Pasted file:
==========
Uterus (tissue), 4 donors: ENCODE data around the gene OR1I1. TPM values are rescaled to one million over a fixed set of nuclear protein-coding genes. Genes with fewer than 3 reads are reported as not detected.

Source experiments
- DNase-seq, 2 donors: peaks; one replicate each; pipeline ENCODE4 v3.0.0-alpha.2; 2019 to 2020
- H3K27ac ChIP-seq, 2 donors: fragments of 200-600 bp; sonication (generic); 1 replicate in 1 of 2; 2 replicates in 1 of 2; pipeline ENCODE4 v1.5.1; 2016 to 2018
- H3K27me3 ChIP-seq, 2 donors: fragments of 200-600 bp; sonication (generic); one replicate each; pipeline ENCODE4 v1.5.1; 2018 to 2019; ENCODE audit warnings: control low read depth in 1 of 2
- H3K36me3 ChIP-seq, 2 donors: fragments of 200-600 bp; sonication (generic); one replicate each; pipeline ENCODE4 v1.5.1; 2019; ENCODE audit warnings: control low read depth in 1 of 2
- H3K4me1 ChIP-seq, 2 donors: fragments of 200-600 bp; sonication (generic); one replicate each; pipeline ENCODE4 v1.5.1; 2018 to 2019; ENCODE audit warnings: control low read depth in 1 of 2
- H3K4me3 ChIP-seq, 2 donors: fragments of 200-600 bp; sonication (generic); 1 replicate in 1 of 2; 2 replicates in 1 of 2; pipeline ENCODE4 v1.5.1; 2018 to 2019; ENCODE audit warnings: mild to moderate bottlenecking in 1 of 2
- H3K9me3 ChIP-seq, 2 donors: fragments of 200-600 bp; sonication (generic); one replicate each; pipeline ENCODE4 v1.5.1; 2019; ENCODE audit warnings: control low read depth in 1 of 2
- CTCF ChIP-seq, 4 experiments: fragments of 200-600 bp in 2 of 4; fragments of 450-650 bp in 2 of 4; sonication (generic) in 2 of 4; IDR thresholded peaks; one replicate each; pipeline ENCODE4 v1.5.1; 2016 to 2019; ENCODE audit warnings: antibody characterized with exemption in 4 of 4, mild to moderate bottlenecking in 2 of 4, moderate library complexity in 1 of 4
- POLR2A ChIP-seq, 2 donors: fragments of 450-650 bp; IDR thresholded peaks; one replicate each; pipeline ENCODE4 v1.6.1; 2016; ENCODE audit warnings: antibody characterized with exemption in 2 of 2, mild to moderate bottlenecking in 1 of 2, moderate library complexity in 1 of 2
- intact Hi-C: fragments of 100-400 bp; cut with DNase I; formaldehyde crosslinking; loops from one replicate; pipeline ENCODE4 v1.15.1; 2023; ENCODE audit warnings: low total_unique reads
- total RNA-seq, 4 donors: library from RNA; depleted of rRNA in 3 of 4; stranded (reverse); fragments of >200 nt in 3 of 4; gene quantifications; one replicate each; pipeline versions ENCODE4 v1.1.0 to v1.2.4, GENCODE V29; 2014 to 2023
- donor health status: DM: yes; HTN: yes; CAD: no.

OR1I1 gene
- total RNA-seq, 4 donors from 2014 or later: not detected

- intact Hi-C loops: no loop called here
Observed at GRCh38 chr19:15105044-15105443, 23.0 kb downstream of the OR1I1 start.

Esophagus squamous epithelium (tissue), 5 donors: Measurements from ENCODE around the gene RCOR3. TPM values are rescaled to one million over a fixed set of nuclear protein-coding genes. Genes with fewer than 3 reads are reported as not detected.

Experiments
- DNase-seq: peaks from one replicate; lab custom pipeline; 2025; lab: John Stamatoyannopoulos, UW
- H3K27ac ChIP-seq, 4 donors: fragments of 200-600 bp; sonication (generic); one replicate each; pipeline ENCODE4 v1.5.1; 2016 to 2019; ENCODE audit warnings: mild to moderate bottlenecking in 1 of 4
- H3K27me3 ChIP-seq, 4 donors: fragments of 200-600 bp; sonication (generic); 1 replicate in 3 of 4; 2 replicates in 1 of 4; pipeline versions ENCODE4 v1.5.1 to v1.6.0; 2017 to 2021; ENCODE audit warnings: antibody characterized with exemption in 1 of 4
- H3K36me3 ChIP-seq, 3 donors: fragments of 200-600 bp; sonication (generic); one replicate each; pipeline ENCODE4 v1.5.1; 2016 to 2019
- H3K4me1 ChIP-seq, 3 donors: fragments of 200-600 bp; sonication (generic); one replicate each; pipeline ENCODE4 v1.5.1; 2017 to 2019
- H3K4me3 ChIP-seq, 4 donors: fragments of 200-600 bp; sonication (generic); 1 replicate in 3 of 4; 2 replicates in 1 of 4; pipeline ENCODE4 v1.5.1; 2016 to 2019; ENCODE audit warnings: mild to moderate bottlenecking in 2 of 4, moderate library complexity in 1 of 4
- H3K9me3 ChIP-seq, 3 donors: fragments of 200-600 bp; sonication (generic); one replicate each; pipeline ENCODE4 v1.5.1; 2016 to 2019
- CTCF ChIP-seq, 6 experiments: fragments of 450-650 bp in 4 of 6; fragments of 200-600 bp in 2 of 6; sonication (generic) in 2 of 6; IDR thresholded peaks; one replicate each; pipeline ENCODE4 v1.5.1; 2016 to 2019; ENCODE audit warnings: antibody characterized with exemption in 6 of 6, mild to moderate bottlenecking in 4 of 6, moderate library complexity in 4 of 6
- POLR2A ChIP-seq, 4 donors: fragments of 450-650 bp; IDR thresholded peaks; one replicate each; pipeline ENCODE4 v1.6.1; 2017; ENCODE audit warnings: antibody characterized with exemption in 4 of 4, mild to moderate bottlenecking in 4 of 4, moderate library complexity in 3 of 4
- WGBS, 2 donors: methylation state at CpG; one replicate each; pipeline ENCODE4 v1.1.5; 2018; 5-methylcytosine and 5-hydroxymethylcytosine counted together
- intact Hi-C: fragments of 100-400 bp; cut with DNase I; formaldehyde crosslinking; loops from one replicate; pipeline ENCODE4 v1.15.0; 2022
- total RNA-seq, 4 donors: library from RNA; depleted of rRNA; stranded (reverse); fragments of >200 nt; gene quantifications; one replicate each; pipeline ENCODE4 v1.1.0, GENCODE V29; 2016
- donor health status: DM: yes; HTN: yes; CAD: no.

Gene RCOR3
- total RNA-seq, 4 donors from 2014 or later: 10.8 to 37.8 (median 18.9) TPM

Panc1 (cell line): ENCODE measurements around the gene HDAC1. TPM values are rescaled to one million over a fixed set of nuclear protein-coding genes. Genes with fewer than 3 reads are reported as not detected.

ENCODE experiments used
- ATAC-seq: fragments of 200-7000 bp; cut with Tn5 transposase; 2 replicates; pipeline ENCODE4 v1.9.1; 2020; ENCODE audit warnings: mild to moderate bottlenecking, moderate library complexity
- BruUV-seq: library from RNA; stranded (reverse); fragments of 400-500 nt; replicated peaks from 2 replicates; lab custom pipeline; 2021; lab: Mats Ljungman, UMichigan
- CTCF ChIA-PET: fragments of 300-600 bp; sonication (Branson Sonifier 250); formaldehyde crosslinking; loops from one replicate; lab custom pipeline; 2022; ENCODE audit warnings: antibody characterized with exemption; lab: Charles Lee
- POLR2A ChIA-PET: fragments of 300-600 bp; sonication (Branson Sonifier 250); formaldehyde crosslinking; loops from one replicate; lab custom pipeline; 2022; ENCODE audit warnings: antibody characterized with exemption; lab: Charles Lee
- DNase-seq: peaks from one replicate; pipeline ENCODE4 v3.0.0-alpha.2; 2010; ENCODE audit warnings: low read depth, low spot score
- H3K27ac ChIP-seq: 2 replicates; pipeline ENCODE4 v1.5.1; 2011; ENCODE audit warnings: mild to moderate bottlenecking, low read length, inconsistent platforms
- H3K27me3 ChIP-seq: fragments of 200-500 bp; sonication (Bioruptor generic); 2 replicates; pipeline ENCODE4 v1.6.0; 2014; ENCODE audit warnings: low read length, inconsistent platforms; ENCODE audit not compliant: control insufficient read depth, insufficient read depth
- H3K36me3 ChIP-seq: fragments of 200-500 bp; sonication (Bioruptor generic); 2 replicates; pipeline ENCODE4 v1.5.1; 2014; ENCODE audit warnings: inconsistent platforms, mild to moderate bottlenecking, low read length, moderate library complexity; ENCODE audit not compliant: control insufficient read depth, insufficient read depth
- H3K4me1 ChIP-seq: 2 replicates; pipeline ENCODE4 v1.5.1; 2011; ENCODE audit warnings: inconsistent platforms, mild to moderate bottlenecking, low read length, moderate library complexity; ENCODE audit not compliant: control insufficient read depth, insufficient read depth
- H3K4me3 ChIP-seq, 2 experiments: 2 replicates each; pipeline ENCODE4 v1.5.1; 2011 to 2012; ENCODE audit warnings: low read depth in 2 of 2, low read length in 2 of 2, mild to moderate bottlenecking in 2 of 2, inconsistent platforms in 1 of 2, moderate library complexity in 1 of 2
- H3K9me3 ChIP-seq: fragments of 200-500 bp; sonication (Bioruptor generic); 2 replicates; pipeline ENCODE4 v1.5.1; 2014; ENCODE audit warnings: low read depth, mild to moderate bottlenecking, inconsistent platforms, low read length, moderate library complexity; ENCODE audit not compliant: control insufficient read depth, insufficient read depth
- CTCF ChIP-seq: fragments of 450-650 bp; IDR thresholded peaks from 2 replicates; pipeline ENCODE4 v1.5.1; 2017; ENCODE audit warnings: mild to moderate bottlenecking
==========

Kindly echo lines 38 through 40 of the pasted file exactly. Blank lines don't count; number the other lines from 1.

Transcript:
- ATAC-seq: fragments of 200-7000 bp; cut with Tn5 transposase; 2 replicates; pipeline ENCODE4 v1.9.1; 2020; ENCODE audit warnings: mild to moderate bottlenecking, moderate library complexity
- BruUV-seq: library from RNA; stranded (reverse); fragments of 400-500 nt; replicated peaks from 2 replicates; lab custom pipeline; 2021; lab: Mats Ljungman, UMichigan
- CTCF ChIA-PET: fragments of 300-600 bp; sonication (Branson Sonifier 250); formaldehyde crosslinking; loops from one replicate; lab custom pipeline; 2022; ENCODE audit warnings: antibody characterized with exemption; lab: Charles Lee